Skip to main content

Powerlessness and Social Interpretation


Our understanding of social experiences is central to our social understanding more generally. But this sphere of epistemic practice can be structurally prejudiced by unequal relations of power, so that some groups suffer a distinctive kind of epistemic injustice—hermeneutical injustice. I aim to achieve a clear conception of this epistemicethical phenomenon, so that we have a workable definition and a proper understanding of the wrong that it inflicts.

Hide All
Brownmiller S. (1990). In Our Time. Memoir of a Revolution. New York: The Dial Press.
Haslanger S. (1995). “Ontology and Social Construction,” Philosophical Topics 23(2): 95125.
Langton R. (1998). “Subordination, Silence, and Pornography's Authority”. In Post R. (ed.) Censorship and Silencing: Practices of Cultural Regulation. Los Angeles: Getty Research Institute for the History of Art and the Humanities.
Lehrer K. (1997). Self-Trust. A Study of Reason, Knowledge, and Autonomy. Oxford: Clarendon Press.
Montmarquet J. A. (1993). Epistemic Virtue and Doxastic Responsibility. Maryland: Rowman and Littlefield.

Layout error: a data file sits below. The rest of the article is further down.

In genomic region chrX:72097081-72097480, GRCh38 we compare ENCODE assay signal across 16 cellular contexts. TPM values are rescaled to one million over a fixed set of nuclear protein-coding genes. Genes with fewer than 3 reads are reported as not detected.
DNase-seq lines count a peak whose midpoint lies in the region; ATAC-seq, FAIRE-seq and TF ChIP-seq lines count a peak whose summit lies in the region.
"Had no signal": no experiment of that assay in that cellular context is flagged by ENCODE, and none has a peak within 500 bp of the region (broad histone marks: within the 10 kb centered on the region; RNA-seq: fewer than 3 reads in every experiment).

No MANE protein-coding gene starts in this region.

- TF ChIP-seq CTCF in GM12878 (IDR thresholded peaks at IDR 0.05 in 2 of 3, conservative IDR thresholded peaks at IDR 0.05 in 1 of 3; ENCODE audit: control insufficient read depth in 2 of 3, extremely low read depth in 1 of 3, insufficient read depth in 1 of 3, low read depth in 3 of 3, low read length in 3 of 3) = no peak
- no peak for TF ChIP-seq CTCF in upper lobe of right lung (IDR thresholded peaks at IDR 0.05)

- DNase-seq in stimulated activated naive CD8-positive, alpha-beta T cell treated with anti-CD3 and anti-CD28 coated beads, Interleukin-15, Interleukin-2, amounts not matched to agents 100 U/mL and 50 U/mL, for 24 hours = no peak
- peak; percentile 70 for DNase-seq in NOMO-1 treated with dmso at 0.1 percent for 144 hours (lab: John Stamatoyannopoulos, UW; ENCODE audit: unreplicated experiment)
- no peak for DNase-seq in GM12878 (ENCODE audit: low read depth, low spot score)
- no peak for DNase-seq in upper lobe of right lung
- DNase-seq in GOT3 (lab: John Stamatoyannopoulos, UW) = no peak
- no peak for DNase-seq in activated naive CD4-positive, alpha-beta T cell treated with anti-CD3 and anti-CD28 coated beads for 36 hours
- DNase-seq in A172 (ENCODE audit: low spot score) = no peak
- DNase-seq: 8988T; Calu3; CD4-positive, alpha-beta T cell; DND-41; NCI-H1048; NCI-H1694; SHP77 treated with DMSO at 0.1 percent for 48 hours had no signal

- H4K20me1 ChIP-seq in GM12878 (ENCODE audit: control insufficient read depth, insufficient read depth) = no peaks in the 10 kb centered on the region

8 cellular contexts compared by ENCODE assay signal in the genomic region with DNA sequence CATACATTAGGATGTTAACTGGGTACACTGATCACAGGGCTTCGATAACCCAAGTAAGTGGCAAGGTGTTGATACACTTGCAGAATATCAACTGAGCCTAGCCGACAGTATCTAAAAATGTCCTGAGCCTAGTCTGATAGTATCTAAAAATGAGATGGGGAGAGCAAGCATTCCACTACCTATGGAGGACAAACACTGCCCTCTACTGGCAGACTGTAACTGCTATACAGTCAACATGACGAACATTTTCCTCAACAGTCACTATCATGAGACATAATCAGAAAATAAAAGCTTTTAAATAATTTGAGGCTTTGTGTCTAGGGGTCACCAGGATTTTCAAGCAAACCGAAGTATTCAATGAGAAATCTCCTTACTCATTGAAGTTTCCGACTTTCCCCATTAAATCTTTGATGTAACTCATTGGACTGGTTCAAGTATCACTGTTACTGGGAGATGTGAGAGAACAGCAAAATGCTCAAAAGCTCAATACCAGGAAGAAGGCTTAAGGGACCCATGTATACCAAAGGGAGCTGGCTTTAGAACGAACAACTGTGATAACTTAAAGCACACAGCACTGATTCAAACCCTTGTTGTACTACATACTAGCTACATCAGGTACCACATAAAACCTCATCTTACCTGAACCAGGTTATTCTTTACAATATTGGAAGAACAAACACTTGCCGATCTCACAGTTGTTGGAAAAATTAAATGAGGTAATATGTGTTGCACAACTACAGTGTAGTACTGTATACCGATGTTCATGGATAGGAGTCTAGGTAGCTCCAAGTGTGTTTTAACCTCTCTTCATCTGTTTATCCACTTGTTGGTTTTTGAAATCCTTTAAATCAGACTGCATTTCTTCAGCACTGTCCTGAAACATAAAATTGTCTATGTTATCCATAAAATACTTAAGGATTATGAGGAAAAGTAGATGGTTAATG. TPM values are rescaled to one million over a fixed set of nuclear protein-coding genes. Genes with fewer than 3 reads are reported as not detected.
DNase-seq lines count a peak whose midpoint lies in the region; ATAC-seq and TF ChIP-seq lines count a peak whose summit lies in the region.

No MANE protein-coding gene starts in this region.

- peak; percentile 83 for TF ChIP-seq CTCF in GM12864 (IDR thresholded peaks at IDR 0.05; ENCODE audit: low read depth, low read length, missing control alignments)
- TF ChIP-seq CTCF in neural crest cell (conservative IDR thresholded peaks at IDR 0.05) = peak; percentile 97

White E. (1983). A Boy's Own Story. London: Picador.
Recommend this journal

Email your librarian or administrator to recommend adding this journal to your organisation's collection.

  • ISSN: 1742-3600
  • EISSN: 1750-0117
  • URL: /core/journals/episteme
Please enter your name
Please enter a valid email address
Who would you like to send this to? *


Full text views

Total number of HTML views: 0
Total number of PDF views: 164 *
Loading metrics...

Abstract views

Total abstract views: 669 *
Loading metrics...

* Views captured on Cambridge Core between September 2016 - 21st January 2018. This data will be updated every 24 hours.